The process of purchasing a new vehicle in Charleston can be both exhilarating and terrifying. You are no doubt excited about the purchase, yet your enthusiasm is often tempered by concerns that the vehicle may not function as well as you expect once you drive it off the lot. Many people have come to us here at The Grubb Law Group after having been told that they can take a poorly functioning vehicle back to the dealership and that the dealer must take it back, no questions asked. If you have been told the same thing, you first need to know exactly what your consumer protections are in such a situation.
West Virginia’s lemon law does indeed allow you to have your new vehicle either repaired or replaced (at no additional cost to you) if it is not performing as promised. Yet in order for a manufacturer to be bound to this law, your vehicle must have what is known as a nonconformity. Per the Better Business Bureau, nonconformities (at least in the context of the state’s lemon law) are defects and conditions that substantially impair both the effective use of the vehicle and its market value. Any issues that produce such problems are covered under the law.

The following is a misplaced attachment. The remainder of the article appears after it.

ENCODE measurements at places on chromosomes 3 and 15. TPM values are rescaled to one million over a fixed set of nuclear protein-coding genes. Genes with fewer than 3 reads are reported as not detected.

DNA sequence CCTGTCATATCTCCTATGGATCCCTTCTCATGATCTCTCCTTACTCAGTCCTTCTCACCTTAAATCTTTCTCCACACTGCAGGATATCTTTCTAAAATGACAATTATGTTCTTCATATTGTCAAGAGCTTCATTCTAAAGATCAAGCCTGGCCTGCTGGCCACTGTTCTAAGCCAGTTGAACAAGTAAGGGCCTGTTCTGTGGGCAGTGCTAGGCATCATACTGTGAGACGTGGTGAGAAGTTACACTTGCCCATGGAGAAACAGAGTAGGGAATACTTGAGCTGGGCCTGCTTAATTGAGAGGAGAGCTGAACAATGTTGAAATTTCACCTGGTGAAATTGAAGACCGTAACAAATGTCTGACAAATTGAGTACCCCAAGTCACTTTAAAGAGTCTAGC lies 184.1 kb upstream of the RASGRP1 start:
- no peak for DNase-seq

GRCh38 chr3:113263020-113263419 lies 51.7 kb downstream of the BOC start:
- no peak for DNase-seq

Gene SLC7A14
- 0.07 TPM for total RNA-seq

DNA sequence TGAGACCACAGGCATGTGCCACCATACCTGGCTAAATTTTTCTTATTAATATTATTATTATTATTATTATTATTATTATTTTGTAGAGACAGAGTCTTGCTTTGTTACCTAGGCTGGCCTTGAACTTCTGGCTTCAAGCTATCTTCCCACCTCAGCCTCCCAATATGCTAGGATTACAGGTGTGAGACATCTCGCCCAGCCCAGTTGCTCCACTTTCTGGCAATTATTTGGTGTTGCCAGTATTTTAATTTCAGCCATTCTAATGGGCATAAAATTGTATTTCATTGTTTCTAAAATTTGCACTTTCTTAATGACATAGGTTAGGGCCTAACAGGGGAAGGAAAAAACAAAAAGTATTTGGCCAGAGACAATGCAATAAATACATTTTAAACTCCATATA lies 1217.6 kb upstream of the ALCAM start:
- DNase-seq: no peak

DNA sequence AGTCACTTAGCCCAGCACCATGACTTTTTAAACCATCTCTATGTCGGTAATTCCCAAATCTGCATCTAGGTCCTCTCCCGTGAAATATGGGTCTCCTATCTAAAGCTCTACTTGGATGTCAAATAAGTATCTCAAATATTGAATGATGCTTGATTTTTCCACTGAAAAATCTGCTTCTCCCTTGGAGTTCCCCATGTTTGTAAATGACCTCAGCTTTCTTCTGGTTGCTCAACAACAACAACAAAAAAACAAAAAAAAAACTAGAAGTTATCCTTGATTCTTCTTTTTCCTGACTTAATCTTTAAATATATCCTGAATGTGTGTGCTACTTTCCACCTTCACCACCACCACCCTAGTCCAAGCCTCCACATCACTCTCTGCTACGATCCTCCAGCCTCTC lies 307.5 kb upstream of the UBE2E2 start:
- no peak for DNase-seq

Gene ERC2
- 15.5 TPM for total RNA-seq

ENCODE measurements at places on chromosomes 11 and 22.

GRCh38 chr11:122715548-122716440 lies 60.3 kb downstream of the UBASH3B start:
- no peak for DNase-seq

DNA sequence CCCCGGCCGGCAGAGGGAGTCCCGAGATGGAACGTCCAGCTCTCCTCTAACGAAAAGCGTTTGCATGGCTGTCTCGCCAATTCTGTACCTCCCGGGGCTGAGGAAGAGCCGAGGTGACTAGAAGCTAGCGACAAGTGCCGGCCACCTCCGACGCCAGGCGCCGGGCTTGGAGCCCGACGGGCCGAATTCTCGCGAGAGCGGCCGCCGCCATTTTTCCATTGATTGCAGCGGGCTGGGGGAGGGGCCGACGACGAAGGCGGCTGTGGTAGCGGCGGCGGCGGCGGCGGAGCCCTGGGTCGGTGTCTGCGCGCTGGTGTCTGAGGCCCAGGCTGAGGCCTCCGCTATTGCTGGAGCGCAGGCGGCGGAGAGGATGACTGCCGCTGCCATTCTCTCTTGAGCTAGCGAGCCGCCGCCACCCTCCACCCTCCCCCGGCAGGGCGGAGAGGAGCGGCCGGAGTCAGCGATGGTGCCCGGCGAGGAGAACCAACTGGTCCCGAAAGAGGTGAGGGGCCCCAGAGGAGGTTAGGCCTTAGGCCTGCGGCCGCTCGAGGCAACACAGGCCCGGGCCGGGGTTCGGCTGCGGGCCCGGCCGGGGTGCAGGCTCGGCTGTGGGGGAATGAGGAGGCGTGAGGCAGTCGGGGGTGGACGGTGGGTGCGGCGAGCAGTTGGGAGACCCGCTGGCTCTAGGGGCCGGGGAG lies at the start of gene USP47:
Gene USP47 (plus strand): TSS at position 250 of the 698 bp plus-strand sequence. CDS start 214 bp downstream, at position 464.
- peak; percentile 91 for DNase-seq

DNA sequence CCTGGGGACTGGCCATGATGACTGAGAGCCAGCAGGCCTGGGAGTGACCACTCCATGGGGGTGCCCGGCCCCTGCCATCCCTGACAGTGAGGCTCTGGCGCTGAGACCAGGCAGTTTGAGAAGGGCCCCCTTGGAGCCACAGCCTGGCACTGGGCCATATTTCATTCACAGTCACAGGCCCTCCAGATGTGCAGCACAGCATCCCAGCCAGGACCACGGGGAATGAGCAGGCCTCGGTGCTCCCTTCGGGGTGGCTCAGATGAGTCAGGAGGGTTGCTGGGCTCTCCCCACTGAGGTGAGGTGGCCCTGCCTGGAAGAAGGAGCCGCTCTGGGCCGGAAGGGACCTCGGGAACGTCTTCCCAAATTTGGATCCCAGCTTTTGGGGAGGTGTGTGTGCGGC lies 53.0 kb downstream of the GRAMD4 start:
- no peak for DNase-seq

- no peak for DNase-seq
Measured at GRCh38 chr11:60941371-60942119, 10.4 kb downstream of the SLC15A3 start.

What is not considered a nonconformity? Any of the following:
- Defects that do not effect the car’s driving ability
- Issues caused by your own negligence
- Problems resulting from accidents or vandalism
- Defects that arise after the car has been worked on by an unauthorized repair provider
If you want to know for sure, ask yourself if the problems are covered under your vehicle warranty. If yes, then you are likely also covered by the law. More information on lemon law protection can be found by continuing to explore our site.